Sunday, 18 April 2010

Pub news around the town

I went for a stroll the other night along Eastbank Street, Southport, where I used to drink regularly, firstly in the Old Ship in the 80s, then in the Wellington in the 90s. Bernie Blaney and I used to run a folk club in the Old Ship in a good little function room upstairs. Unfortunately attendances were never very good, so we pulled the plug on it in 1985, but I continued to go to the pub as it had become my local and I'd made quite a few friends there. It was a Walkers pub in those days and was noted for its good beer, especially the Ind Coope Burton Ale, or in winter the Walkers Warrington Ale, which was wonderful.  It hasn't sold real ale for a while and was closed down in February. It has reopened, but when I looked in there was no real ale, and the handpumps have been removed. I think that constitutes a statement of intent, but it's better open without real ale than closed altogether.

The Volunteer just a few yards away is a Thwaites pub. It was the last pub that I knew of to serve real ale through electric pumps, but now there is a handpump serving Thwaites Bomber, perfectly acceptable on my visit. This is a popular local and has regular music of the old-fashioned pub singer style, plus karaoke, which really isn't my cup of tea. However, they were queuing to go on, so it's popular with its own locals. There are murals of 50s rock & rollers and 60s pop stars on the walls.

The Wellington on the other side of the street used to be a Tetley Festival Ale House, which meant they filled it with old tat which inevitably gathered loads of dust, stripped out the carpets, wallpaper and comfortable seats and painted all the usual quotations on the walls. They also marked up the price of the beers. I fell out with it when they installed TVs in every part of the pub, often on different channels, and had the jukebox on at the same time. However, despite that, the beer was always well kept. Nowadays, another refurbishment down the line, the tat has been removed, but so has the cask beer.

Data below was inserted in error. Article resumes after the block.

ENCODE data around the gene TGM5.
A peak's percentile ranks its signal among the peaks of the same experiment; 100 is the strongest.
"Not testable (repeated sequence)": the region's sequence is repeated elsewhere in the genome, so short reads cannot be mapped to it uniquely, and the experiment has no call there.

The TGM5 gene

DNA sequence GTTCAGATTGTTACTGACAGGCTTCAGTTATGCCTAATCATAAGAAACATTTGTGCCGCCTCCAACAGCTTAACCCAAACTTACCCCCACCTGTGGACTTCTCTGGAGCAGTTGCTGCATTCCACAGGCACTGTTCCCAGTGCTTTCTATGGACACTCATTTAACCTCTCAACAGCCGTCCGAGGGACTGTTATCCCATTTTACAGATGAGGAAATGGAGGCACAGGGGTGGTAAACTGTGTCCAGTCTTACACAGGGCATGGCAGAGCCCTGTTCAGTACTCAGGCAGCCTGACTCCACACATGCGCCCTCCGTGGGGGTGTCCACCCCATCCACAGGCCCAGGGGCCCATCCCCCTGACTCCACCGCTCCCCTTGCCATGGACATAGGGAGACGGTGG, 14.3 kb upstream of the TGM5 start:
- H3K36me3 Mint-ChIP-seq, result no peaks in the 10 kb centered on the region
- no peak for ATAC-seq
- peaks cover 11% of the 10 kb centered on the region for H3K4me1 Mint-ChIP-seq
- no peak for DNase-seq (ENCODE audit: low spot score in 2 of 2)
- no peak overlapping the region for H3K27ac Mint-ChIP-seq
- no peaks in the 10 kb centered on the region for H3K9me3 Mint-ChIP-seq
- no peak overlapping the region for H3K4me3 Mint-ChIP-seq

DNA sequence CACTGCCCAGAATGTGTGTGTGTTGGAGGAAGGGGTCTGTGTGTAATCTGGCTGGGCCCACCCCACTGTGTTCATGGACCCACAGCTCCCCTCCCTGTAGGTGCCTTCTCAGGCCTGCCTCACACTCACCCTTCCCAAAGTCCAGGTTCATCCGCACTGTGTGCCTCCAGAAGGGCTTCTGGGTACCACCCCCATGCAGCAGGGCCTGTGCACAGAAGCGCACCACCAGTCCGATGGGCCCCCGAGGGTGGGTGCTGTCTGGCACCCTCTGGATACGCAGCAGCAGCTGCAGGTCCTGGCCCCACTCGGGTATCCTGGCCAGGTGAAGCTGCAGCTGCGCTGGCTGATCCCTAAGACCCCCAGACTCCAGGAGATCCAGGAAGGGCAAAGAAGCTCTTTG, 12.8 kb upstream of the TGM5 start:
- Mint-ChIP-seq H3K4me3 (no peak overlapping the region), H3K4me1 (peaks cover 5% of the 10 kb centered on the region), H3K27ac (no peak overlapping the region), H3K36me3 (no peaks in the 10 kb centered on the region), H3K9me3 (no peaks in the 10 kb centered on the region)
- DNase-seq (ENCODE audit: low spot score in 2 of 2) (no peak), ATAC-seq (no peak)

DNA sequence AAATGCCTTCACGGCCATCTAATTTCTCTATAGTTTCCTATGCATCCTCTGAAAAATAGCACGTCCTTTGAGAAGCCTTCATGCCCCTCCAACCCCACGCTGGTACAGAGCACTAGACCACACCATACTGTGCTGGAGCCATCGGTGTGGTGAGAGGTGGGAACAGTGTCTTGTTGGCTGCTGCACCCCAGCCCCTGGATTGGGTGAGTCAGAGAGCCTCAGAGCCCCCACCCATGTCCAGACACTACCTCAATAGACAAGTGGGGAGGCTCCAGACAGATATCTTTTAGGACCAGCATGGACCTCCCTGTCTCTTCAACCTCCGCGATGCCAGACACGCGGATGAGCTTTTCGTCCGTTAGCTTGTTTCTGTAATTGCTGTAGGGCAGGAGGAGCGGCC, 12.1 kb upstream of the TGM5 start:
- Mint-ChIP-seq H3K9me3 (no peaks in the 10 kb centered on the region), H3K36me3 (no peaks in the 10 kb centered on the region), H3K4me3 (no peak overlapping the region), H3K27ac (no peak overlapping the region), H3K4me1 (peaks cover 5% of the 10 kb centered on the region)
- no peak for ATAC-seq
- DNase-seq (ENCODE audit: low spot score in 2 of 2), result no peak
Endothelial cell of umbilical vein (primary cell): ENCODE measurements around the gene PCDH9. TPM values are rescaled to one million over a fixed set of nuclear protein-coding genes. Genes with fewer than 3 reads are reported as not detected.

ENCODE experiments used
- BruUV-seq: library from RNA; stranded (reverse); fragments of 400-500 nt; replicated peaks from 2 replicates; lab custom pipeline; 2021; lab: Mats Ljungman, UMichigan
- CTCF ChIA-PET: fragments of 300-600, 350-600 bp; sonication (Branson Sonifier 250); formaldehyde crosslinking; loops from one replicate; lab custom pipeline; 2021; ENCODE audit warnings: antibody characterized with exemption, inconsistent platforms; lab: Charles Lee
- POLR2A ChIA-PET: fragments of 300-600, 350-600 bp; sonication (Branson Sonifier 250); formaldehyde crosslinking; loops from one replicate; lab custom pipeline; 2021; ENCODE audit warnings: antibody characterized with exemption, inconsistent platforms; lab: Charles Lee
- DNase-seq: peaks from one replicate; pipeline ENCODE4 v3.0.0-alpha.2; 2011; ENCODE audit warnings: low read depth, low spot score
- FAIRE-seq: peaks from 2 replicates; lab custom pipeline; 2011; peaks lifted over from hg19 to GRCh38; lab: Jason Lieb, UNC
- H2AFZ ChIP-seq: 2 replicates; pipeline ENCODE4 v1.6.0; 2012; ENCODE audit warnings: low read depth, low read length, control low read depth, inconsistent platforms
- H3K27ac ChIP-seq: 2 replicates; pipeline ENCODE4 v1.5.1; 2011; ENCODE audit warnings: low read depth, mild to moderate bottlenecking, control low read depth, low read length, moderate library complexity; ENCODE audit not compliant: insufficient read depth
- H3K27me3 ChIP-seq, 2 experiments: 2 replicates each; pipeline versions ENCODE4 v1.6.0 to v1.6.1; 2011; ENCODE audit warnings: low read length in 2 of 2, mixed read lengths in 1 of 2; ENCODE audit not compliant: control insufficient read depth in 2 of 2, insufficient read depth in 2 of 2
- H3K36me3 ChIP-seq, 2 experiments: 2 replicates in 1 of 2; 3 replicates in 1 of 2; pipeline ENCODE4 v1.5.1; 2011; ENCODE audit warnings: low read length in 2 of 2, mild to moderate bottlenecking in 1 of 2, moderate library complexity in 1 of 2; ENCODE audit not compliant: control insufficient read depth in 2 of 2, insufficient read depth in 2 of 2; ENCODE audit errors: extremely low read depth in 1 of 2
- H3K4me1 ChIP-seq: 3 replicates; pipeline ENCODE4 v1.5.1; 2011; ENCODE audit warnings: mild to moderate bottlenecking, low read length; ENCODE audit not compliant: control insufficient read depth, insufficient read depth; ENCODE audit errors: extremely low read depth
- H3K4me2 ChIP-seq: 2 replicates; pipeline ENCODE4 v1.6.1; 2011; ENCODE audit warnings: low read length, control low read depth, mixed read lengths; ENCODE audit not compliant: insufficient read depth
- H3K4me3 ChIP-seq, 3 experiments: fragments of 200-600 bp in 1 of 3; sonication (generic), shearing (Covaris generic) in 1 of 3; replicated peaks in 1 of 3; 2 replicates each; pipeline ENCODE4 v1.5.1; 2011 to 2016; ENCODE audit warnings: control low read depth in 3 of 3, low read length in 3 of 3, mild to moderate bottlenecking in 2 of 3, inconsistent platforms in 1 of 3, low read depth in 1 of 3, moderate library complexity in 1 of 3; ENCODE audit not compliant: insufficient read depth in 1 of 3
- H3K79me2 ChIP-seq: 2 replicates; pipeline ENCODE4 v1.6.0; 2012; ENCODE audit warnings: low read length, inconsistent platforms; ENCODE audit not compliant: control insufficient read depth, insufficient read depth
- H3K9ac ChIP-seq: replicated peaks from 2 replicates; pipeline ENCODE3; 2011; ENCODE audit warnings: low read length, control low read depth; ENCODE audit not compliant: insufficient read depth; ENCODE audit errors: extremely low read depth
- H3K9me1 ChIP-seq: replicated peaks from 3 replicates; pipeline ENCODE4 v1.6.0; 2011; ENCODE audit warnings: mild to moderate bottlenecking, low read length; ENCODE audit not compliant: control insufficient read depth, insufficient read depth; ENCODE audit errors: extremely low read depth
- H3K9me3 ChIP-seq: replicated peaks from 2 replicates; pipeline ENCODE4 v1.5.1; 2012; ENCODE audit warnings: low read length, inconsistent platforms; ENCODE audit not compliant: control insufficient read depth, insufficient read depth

So, out of the three pubs in Eastbank Street that all used to serve real ale, only the Volunteer continues to do so.

Elsewhere, the Rabbit on Manchester Road remains closed after two months, and I can see no sign of activity there. I remember when this was a Bass house, serving the famous draught Bass and Bass mild. I often used to pop in for a pint or two on my way into town.

The Albert on London Street has reopened and I learned at the CAMRA meeting the other night that it is serving Black Sheep Bitter and Timothy Taylor's Landlord. I also learned that the Baron's Bar has settled down to 5 regulars beers: Moorhouses Pride of Pendle, Tetley, Black Sheep, a Southport beer, Flag and Turret (the house beer) and a changing range of 5 guests. They usually have a real cider on too.


  1. I was pleased to call in the 'Albert' last evening for a pint of Landlord. Somehow didn't taste quite like I know it but that could've been my palate. The quality was fine though and at £2 a pint, far better value than the Taylor's Golden Best in the 'Hesketh,' where I met with my cousin later - £2.95.
    Indefensible really though my partner, newly returned from Oxford reports the £3.45 pint as commonplace. Strewth!

  2. That shows that pub companies can sell beer at more reasonable prices when they choose to.

    I could have had a job in Oxford years ago; I'm glad I never took it up.


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